7 Reasons So Many European Cars Are Diesel (We Checked)

More than 40% of the European market’s passenger cars still use diesel as a fuel source. This is way more than other countries around the world.

Reasons for this range from fuel economy and the overall costs of a diesel engine. Unlike the traditional gasoline-powered engine that can sometime be more expensive to own, the diesel engine is usually cheaper.

In this article, we’re looking deeper into some reasons so many European cars are diesel-powered.

Let’s get into it.

1. Reduced Carbon Dioxide Emissions

Diesel engines in cars are generally known to emit fewer CO2 emissions than their gasoline counterparts. Europe was on a drive to push for more diesel cars as a means of curbing CO2 emissions.

Even though this was a good goal for the European market, it still didn’t work out as well. This is because diesel engines still put out other harmful air pollutants.

Development of diesel cars in Europe began in the 1980s with countries such as Germany and France showing a keen interest. This trend then took off in the late 1990s inspired by an oil crisis.

Big European carmakers such as Peugeot and BMW had already invested a lot in the diesel engine industry. This is mainly why the shift to an alternative fuel source for cars was delayed.

The delay also affected Europe’s adoption of electrical and hybrid-electric cars. This is because going into the hybrid car market could’ve possibly seen a decrease in the number of diesel cars.

With that said, Europe is now seeing a health problem when it comes to diesel cars. Air quality is improving slowly and CO2 emissions are at an all-time high.

The European market has had its fair share of controversies regarding fuel emission regulations. However, they do have stringent plans in place to address the issues.

2. It’s Cheaper To Own a Diesel Car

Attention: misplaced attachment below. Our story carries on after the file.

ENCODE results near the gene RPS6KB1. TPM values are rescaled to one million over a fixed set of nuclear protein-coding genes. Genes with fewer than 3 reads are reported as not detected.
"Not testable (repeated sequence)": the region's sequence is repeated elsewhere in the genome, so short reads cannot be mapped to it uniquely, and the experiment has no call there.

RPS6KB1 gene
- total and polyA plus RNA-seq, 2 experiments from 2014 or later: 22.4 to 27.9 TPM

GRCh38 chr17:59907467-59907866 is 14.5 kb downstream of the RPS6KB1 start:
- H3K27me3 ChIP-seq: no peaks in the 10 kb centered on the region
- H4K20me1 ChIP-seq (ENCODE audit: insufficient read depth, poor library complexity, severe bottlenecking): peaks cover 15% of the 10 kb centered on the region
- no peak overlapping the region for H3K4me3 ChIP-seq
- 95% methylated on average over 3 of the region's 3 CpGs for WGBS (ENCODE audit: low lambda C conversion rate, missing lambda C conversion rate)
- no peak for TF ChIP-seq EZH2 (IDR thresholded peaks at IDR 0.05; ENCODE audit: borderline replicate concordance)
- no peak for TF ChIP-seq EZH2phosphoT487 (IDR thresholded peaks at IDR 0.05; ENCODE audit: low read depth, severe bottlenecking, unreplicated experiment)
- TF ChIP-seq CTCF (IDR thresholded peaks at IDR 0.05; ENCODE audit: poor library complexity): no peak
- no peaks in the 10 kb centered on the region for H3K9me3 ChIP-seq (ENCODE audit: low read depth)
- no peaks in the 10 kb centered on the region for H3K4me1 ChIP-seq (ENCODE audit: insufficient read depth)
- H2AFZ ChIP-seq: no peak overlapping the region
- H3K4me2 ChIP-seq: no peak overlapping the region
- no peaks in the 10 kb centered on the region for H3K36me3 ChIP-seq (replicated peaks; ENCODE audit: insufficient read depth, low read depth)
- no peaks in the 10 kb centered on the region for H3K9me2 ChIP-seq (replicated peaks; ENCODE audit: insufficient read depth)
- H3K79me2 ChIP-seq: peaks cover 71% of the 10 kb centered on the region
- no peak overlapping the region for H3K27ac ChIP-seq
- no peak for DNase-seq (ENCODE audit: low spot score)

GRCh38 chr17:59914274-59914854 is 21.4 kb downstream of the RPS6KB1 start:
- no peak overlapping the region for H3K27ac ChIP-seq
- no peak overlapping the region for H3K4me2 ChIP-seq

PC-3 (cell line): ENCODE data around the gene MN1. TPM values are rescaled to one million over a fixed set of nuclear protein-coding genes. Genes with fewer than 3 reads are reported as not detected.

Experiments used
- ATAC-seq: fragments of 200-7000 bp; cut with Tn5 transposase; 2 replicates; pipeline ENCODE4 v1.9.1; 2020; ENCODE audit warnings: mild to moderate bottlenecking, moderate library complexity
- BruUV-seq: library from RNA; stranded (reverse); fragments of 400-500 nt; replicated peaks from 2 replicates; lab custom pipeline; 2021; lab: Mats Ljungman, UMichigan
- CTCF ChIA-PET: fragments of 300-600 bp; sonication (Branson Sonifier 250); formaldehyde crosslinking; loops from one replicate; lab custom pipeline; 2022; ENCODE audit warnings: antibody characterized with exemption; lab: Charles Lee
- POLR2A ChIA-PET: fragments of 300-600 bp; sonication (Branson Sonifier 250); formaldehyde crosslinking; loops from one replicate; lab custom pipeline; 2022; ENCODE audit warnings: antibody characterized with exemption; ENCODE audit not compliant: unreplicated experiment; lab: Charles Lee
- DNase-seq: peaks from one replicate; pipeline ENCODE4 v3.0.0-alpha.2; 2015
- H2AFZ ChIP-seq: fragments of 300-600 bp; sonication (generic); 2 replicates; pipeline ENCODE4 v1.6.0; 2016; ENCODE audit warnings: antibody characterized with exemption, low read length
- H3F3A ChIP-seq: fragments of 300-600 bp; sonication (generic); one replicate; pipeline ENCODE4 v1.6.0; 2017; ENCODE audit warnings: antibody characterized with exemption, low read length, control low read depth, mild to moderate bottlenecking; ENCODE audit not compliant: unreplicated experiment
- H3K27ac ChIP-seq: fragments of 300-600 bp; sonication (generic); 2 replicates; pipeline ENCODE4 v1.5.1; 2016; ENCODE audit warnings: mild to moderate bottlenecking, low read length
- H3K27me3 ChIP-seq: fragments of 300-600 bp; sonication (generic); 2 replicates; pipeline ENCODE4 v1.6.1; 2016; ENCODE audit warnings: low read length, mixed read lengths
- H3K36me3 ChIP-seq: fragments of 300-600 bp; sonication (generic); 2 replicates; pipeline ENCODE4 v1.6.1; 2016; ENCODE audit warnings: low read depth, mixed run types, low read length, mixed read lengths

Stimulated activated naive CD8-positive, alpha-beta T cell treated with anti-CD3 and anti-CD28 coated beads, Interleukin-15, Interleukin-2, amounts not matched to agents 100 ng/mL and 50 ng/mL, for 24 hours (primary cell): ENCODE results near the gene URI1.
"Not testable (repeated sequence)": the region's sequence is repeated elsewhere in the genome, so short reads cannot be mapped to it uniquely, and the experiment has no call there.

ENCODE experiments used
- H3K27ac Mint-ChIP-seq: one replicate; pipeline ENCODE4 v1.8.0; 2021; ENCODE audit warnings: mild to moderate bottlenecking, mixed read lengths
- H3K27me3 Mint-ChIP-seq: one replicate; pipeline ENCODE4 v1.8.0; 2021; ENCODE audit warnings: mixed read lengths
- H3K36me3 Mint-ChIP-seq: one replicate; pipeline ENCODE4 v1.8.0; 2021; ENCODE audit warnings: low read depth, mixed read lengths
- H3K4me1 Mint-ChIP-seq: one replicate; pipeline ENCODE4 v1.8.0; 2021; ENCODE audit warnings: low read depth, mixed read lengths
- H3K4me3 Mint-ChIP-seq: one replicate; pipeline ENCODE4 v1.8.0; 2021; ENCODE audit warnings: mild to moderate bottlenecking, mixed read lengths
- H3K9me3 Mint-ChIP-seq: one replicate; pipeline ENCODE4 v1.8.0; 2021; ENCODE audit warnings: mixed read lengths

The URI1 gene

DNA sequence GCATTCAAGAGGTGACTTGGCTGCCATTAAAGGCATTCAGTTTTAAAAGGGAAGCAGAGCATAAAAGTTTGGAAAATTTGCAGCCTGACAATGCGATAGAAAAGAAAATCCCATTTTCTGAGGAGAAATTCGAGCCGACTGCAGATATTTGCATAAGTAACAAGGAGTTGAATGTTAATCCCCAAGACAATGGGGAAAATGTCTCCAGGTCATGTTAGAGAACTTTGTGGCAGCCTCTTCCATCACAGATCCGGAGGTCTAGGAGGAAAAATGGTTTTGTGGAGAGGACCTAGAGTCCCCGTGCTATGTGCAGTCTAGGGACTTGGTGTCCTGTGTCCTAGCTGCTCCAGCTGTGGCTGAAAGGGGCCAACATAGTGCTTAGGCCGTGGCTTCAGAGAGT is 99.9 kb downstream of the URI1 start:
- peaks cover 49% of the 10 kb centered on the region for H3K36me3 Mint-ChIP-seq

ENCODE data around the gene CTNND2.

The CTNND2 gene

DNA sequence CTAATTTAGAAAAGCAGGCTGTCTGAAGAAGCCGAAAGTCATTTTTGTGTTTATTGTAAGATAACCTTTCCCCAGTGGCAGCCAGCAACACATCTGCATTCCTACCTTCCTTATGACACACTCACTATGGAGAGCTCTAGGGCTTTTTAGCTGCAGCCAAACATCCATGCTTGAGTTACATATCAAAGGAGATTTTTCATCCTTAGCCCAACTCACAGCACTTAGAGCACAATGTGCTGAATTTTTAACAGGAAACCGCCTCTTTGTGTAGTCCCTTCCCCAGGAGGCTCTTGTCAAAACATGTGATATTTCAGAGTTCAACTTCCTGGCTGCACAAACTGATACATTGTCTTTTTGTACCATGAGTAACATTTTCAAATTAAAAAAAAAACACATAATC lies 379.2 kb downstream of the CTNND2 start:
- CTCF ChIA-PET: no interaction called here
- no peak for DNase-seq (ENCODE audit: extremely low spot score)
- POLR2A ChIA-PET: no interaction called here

Diesel has always been regarded as being cheaper in the EU countries than it is in the U.S. This is because diesel and gas cars perform differently in terms of speed and acceleration.

Another reason for this has to do with fuel efficiency over a certain mileage point. Diesel is usually cheaper compared to the price of gas, and it’ll likely drive for a longer distance.

Because of these reasons, you’ll likely see that while big luxury cars come in diesel, smaller cars like the Ford Fiesta or Kia Rio will come in a gasoline variant.

Moreover, the overall diesel price per gallon in the U.S. market is relatively more expensive than in E.U. countries. Besides, diesel cars were thought to be loud and smoky in the U.S., even though it is not the case anymore.

Yet, another issue for diesel cars in the U.S. market is the extremely low temperatures that are not great for a diesel engine. You’d have to spend more on treating the car to keep it in optimal condition.

Running costs on a diesel car may be higher compared to a petrol car. You’d definitely have to consider maintenance, insurance, and fuel costs. It is also important to learn about the common problems with a diesel engine.

Of course, servicing costs will be a bit higher for diesel cars because there are so many moving systems in the engine. However, insurance costs are typically the same with both petrol and diesel engines.